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Assumptions and Testing Help (page 2)

By — McGraw-Hill Professional
Updated on Aug 26, 2011

Null Hypothesis

Suppose we observe the speed of the low-pressure weather system, and its associated cold front, that is crossing the continent. Imagine that we make use of the official weather forecasts to estimate the big system's speed over the next few days. Now suppose that we input this data into a hurricane-forecasting program, and come up with a forecast path for Emma. The program tells us that the mean path for Emma will take it across the mid-Atlantic coast of the USA. The computer even generates a graphic illustrating this path (Fig. 6-3).

Assumptions and Testing

We now have a hypothesis concerning the future path of Hurricane Emma. The actual outcome is independent of human control. If we decide to put the hypothesis illustrated by Fig. 6-3 to the test, it is called the null hypothesis. A null hypothesis is symbolized H0 (read ''H-null'' or ''H-nought'').

Alternative Hypothesis

People who lie in the predicted path of Emma, as shown in Fig. 6-3, hope that H0 is wrong. The alternative hypothesis, symbolized H1, is the proposition that Emma will not follow the path near the one shown in Fig. 6-3. If someone asserts that Emma will go either north or south of the path assumed by H0, that person proposes a two-sided alternative. If someone else claims that Emma will travel north of the path assumed by H0, that person proposes a one-sided alternative. If yet another person proposes that Emma will go south of the path assumed by H0, it is also a one-sided alternative.

In a situation of this sort, it's possible for a whole crowd of people to come out and propose hypotheses: ''I think the storm will hit Washington, DC.'' ''No, I think it will hit New York City.'' ''I think it will hit somewhere between New York City and Boston, Massachusetts.'' ''You are all wrong. I think it will hit San Francisco, California.'' ''California! You're insane!'' The number of possible hypotheses in this scenario is limited only by the number of different opinions that can be obtained. Some are more plausible than others. We can take seriously the notion that the hurricane will strike somewhere between New York and Boston. Most people would reject the hypothesis that Emma will hit San Francisco, although the hypothesis that a person who says so is insane is subject to debate. Maybe she's only joking.

Some people, noting historical data showing that hurricanes almost never strike the mid-Atlantic coast of the USA in a manner such as that given by the computer model and illustrated in Fig. 6-3, claim that the storm will stay further south. Other people think the storm will travel north of the predicted path. There is good reason to believe either of these alternative hypotheses. In the past 100 years or so, the Carolinas and the Northeastern USA have taken direct hits from Atlantic hurricanes more often than has Delaware. There are many different computer programs in use by various government agencies, academic institutions, corporations, and think tanks. Each program produces a slightly different mean path prediction for Emma, given identical input of data. Alternative hypotheses abound. The null hypothesis H0 is a lonely proposition.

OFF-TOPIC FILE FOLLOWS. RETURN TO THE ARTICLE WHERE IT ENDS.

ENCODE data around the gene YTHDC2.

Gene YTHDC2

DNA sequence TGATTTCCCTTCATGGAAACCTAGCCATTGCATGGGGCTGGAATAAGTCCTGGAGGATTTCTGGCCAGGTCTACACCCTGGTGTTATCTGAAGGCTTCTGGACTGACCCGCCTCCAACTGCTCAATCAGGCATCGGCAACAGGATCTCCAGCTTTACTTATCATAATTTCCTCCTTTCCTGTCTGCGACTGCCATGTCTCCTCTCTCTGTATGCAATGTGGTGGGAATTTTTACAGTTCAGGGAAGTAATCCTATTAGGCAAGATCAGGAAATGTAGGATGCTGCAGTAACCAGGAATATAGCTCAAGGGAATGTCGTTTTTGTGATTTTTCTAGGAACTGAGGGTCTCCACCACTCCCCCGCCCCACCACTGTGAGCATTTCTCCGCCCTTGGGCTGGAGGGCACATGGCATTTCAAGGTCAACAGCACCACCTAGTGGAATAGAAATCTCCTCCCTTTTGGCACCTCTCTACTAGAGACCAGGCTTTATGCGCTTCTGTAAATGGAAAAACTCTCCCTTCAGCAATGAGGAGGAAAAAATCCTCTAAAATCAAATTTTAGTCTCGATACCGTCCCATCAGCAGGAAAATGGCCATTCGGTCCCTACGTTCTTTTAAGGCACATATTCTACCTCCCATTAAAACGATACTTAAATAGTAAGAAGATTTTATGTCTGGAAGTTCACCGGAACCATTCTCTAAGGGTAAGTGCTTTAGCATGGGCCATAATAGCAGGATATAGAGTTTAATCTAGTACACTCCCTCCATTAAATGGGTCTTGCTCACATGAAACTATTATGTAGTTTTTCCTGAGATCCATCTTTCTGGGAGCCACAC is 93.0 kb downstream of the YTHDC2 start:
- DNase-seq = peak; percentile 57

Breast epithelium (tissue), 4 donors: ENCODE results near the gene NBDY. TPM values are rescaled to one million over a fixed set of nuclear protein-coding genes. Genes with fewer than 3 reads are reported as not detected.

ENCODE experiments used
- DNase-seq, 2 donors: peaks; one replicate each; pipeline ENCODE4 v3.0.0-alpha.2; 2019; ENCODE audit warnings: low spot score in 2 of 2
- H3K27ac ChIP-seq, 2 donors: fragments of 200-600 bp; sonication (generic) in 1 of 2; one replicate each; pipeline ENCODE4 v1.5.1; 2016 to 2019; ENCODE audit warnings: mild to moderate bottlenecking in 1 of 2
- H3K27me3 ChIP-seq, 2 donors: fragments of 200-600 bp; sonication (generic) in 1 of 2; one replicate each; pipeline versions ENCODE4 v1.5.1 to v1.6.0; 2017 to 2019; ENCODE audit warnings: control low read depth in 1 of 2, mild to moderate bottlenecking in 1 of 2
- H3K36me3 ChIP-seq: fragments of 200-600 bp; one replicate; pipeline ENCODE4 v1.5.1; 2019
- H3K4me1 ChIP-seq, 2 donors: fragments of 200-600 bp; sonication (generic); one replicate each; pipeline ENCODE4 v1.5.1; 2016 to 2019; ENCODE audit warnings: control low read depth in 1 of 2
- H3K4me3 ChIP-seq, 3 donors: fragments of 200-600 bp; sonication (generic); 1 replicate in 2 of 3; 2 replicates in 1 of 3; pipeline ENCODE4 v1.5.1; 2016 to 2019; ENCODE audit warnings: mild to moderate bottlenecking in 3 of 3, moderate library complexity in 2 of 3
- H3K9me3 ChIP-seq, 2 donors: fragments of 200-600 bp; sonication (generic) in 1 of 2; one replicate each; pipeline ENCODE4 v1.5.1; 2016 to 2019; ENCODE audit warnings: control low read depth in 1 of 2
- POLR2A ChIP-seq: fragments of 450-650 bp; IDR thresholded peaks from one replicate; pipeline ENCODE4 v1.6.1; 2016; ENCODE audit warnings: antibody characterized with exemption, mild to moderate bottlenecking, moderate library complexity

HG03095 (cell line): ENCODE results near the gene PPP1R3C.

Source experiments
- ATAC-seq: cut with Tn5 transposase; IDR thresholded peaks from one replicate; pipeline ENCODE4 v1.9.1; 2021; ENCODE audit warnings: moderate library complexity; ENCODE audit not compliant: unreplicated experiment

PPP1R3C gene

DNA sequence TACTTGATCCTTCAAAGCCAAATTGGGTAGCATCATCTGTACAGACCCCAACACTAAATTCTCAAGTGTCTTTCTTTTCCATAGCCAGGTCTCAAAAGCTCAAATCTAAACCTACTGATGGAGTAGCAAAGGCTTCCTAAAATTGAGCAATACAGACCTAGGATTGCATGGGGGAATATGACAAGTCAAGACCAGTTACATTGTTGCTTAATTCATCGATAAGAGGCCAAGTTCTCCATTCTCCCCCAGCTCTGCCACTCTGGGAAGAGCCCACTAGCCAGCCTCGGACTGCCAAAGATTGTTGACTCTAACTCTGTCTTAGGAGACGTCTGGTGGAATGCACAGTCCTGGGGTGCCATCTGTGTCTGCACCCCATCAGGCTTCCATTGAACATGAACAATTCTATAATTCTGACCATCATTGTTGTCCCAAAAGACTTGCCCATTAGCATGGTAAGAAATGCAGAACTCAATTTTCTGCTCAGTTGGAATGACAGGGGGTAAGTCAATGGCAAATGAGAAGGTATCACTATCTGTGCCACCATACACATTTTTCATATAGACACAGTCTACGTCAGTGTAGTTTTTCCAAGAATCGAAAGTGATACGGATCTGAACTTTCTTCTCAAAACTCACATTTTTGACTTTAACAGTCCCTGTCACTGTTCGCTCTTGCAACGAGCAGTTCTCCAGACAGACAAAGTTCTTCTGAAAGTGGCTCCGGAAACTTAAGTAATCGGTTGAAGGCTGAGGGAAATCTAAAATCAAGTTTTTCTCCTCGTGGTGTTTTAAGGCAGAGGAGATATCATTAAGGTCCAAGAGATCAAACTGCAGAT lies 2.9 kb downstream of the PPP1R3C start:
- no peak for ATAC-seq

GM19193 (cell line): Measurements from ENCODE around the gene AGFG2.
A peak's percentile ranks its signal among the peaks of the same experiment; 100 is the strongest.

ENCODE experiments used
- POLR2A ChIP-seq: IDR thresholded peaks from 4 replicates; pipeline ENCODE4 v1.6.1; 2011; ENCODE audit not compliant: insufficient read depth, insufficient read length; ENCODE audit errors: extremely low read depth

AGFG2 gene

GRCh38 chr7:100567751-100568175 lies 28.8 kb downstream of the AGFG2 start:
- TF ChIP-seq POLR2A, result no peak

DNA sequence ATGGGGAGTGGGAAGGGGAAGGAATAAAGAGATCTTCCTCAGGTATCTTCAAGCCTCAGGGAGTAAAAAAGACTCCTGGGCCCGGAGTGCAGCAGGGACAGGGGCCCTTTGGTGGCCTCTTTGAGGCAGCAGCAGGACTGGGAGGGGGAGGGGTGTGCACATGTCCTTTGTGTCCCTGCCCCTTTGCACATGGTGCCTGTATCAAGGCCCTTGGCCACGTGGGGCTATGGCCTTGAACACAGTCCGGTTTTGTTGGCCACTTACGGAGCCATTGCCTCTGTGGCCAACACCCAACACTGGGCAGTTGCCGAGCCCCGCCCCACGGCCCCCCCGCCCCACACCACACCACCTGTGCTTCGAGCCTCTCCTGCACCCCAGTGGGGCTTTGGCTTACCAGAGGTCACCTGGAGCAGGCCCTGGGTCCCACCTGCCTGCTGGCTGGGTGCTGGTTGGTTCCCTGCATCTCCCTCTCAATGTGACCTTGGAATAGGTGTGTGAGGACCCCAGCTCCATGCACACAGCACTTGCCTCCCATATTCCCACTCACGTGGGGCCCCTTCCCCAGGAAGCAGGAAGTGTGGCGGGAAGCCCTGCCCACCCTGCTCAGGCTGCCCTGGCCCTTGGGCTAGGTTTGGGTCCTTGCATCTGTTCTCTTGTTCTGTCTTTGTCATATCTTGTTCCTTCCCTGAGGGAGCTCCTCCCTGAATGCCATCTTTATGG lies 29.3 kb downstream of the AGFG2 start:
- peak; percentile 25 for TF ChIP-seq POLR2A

Assumptions and Testing

In order to determine whether or not H0 is correct, the experiment must be carried out. In this instance, that involves no active work on our part (other than getting prepared for the worst), we can only wait and see what happens. Emma will go where Nature steers her.

Ice-Cream Lovers

Here's another null/alternative hypothesis situation. Suppose we want to find out what proportion of ice-cream lovers in Canada prefer plain vanilla over all other flavors. Someone makes a claim that 25% of Canadian ice-cream connoisseurs go for vanilla, and 75% prefer some other flavor. This hypothesis is to be tested by conducting a massive survey. It is a null hypothesis, and is labeled H0.

The simple claim that H0 is wrong is the basic alternative hypothesis, H1. If an elderly woman claims that the proportion must be greater than 25%, she asserts a one-sided alternative. If a young boy claims that ''nobody in their right mind would like plain vanilla'' (so the proportion must be much lower), he also asserts a one-sided alternative. If a woman says she doesn't know whether or not the proportion is really 25%, but is almost certain that the proposition must be wrong one way or the other, then she asserts a two-sided alternative. The experiment in this case consists of carrying out the survey and tallying up the results.

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